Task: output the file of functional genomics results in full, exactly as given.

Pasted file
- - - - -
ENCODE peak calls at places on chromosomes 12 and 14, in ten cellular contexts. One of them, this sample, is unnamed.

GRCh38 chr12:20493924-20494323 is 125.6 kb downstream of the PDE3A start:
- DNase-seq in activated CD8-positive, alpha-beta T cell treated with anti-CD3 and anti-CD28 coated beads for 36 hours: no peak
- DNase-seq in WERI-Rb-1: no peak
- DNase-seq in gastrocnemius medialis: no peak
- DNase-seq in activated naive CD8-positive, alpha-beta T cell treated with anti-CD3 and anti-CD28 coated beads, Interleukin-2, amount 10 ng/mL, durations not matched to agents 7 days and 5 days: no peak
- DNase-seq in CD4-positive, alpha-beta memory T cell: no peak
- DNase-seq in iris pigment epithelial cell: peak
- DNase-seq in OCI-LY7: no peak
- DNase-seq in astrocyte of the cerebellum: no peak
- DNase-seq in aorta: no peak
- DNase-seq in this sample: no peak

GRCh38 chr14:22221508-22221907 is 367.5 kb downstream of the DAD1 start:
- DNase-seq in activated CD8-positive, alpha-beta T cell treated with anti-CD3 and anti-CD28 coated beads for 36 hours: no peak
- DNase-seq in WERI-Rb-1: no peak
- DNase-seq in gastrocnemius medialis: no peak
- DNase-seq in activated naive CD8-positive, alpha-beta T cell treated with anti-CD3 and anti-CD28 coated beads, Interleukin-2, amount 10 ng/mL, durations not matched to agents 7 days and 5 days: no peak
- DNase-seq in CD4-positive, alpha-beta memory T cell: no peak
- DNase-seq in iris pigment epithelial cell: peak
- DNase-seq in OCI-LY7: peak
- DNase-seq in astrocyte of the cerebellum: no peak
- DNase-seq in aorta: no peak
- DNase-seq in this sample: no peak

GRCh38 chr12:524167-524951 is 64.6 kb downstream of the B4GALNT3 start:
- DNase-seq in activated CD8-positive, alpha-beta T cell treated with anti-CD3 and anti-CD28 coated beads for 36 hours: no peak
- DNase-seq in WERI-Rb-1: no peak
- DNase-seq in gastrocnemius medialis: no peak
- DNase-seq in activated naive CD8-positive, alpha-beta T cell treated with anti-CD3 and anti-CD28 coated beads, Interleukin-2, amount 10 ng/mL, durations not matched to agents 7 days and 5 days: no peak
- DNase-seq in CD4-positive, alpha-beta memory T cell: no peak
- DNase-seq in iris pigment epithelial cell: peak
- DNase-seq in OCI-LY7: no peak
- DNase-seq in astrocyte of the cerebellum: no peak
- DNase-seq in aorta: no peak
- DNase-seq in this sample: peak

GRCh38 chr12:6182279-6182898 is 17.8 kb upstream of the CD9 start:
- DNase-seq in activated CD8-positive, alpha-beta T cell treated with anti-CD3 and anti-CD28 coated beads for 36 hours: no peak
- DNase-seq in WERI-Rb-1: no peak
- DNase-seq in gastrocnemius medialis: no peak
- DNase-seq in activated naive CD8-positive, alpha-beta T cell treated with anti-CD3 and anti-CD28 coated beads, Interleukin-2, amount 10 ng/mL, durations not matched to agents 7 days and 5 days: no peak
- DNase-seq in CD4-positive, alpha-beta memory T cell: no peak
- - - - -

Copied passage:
ENCODE peak calls at places on chromosomes 12 and 14, in ten cellular contexts. One of them, this sample, is unnamed.

GRCh38 chr12:20493924-20494323 is 125.6 kb downstream of the PDE3A start:
- DNase-seq in activated CD8-positive, alpha-beta T cell treated with anti-CD3 and anti-CD28 coated beads for 36 hours: no peak
- DNase-seq in WERI-Rb-1: no peak
- DNase-seq in gastrocnemius medialis: no peak
- DNase-seq in activated naive CD8-positive, alpha-beta T cell treated with anti-CD3 and anti-CD28 coated beads, Interleukin-2, amount 10 ng/mL, durations not matched to agents 7 days and 5 days: no peak
- DNase-seq in CD4-positive, alpha-beta memory T cell: no peak
- DNase-seq in iris pigment epithelial cell: peak
- DNase-seq in OCI-LY7: no peak
- DNase-seq in astrocyte of the cerebellum: no peak
- DNase-seq in aorta: no peak
- DNase-seq in this sample: no peak

GRCh38 chr14:22221508-22221907 is 367.5 kb downstream of the DAD1 start:
- DNase-seq in activated CD8-positive, alpha-beta T cell treated with anti-CD3 and anti-CD28 coated beads for 36 hours: no peak
- DNase-seq in WERI-Rb-1: no peak
- DNase-seq in gastrocnemius medialis: no peak
- DNase-seq in activated naive CD8-positive, alpha-beta T cell treated with anti-CD3 and anti-CD28 coated beads, Interleukin-2, amount 10 ng/mL, durations not matched to agents 7 days and 5 days: no peak
- DNase-seq in CD4-positive, alpha-beta memory T cell: no peak
- DNase-seq in iris pigment epithelial cell: peak
- DNase-seq in OCI-LY7: peak
- DNase-seq in astrocyte of the cerebellum: no peak
- DNase-seq in aorta: no peak
- DNase-seq in this sample: no peak

GRCh38 chr12:524167-524951 is 64.6 kb downstream of the B4GALNT3 start:
- DNase-seq in activated CD8-positive, alpha-beta T cell treated with anti-CD3 and anti-CD28 coated beads for 36 hours: no peak
- DNase-seq in WERI-Rb-1: no peak
- DNase-seq in gastrocnemius medialis: no peak
- DNase-seq in activated naive CD8-positive, alpha-beta T cell treated with anti-CD3 and anti-CD28 coated beads, Interleukin-2, amount 10 ng/mL, durations not matched to agents 7 days and 5 days: no peak
- DNase-seq in CD4-positive, alpha-beta memory T cell: no peak
- DNase-seq in iris pigment epithelial cell: peak
- DNase-seq in OCI-LY7: no peak
- DNase-seq in astrocyte of the cerebellum: no peak
- DNase-seq in aorta: no peak
- DNase-seq in this sample: peak

GRCh38 chr12:6182279-6182898 is 17.8 kb upstream of the CD9 start:
- DNase-seq in activated CD8-positive, alpha-beta T cell treated with anti-CD3 and anti-CD28 coated beads for 36 hours: no peak
- DNase-seq in WERI-Rb-1: no peak
- DNase-seq in gastrocnemius medialis: no peak
- DNase-seq in activated naive CD8-positive, alpha-beta T cell treated with anti-CD3 and anti-CD28 coated beads, Interleukin-2, amount 10 ng/mL, durations not matched to agents 7 days and 5 days: no peak
- DNase-seq in CD4-positive, alpha-beta memory T cell: no peak